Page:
Tuesday, May 6, 2014
S.C. Upholds Death Sentence, Rejects Racial Bias Claim
By a MetNews Staff Writer
The state Supreme Court yesterday upheld the death sentence for a man who shot and killed a liquor store clerk in 1997 in Compton.
In a 6-1 ruling, the high court rejected claims by Calvin Dion Chism that a Los Angeles prosecutor improperly excluded two black prospective jurors because of their race. Chism is black, and the murder victim, Richard Moon, was white.
At Chism’s first trial, he was found guilty of first degree murder with an attempted robbery special circumstance, but jurors deadlocked in the penalty phase, 10-2 in favor of the death sentence. Two co-defendants were also convicted, and were sentenced to life in prison without parole.
The two holdout jurors were black women. At the penalty phase retrial, the defense sought a mistrial on the ground that two African Americans, one male and one female, were the subjects of peremptory challenges due to their race.
The prosecutor responded that the black venireman’s life experience did not suggest strong decision-making skills, and that the black women, despite a long work history, had always held clerical positions indicating that she had not been subjected to high-stress situations. A black former corrections officer was permitted to serve on the jury, and another African American was selected as an alternate juror.
Justice Ming W. Chin, writing for the court, said substantial evidence supported Los Angeles Superior Court Judge Richard Romero’s conclusion that the prosecution had race-neutral reasons for striking the two. A comparative analysis of their voir dire responses, and those of eight non-black jurors whom the defense claimed also lacked supervisorial experience or a history of dealing with high-stress situations did not undermine the trial judge’s ruling, Chin said.
Each of the eight Chin said, had some form of experience that could have made them desirable as jurors from a prosecution perspective, without regard to race.
Justice Goodwin H. Liu dissented as to the death sentence.
“Today’s opinion marks the second time in 12 months that this court has rejected a claim of improper discrimination in jury selection despite indications in the record that the strike of a black female juror was substantially motivated by discriminatory intent,” Liu wrote. He called the court’s record of rejecting claims of race bias in the exercise of peremptory challenges “extraordinary.”
Attorneys on appeal were Deputy Attorney General Zee Rodriguez for the prosecution and Mark Lenenberg of Simi Valley, by appointment, for the defendant.
The court decided one other death penalty case yesterday, affirming the death sentences for two Santa Clara County men convicted of a torture-murder committed when they were teenagers. Stephen Edward Hajek and Loi Tan Vo were convicted of the 1991 murder of Su Hung, the grandmother of a high school student who had exchanged words with a friend of Hajek’s days earlier at a San Jose ice cream shop.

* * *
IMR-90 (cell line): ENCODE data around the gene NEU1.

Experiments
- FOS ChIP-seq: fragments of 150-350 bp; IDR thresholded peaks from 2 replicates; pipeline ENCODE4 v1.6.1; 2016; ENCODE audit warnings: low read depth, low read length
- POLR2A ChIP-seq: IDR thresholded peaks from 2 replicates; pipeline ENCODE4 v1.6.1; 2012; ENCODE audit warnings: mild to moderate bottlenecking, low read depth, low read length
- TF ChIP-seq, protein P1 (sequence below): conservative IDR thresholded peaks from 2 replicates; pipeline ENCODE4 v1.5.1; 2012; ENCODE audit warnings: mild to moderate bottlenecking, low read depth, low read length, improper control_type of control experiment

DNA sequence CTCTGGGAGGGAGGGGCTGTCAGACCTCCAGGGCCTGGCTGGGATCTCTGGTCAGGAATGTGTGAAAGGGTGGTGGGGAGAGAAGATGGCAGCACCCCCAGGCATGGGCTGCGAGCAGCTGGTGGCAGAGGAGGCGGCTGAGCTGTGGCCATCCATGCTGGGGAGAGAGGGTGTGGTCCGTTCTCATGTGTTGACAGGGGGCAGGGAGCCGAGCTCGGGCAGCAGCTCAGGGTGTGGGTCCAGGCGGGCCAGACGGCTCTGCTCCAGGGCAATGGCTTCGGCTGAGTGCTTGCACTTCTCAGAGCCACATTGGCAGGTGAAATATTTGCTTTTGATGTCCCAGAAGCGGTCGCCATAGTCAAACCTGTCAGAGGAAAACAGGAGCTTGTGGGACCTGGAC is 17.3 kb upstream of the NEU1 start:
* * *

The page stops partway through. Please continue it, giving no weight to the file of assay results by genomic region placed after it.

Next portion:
Hajeck and Vo killed the woman by garroting her with a rope and slashing her throat.
Witnesses said the two men tied up Hung’s 10-year-old granddaughter, and later kidnapped other family members who arrived at the home as the events unfolded. The state Supreme Court concluded there was substantial evidence to uphold the convictions.
Defense lawyers during trial maintained that Hajeck was mentally ill at the time of the crimes, but the Supreme Court rejected that argument. Vo’s lawyer told the jury that he was there only because he was a friend of Hajeck and had no idea what he was planning.
The high court unanimously upheld the convictions. It held that a lying-in-wait special circumstance was unsupported by substantial evidence—rejecting the claim that because they were waiting for the victim’s granddaughter, then decided to kill the victim before the granddaughter arrived, a form of transferred intent applied.
The court upheld the death sentences, however, on the ground that a torture special circumstance applied and was sufficient to support the jury’s penalty-phase verdict.
Retired Justice Joyce L. Kennard, sitting by assignment, dissented in part, saying the death sentence against Vo should be overturned because the evidence was “insufficient to support the jury’s finding that he shared Hajek’s intent to cause extreme pain and suffering,” so that the torture special circumstance did not apply.
The cases are People v. Chism, 14 S.O.S. 2243 and People v. Hajek, 14 S.O.S. 2201.
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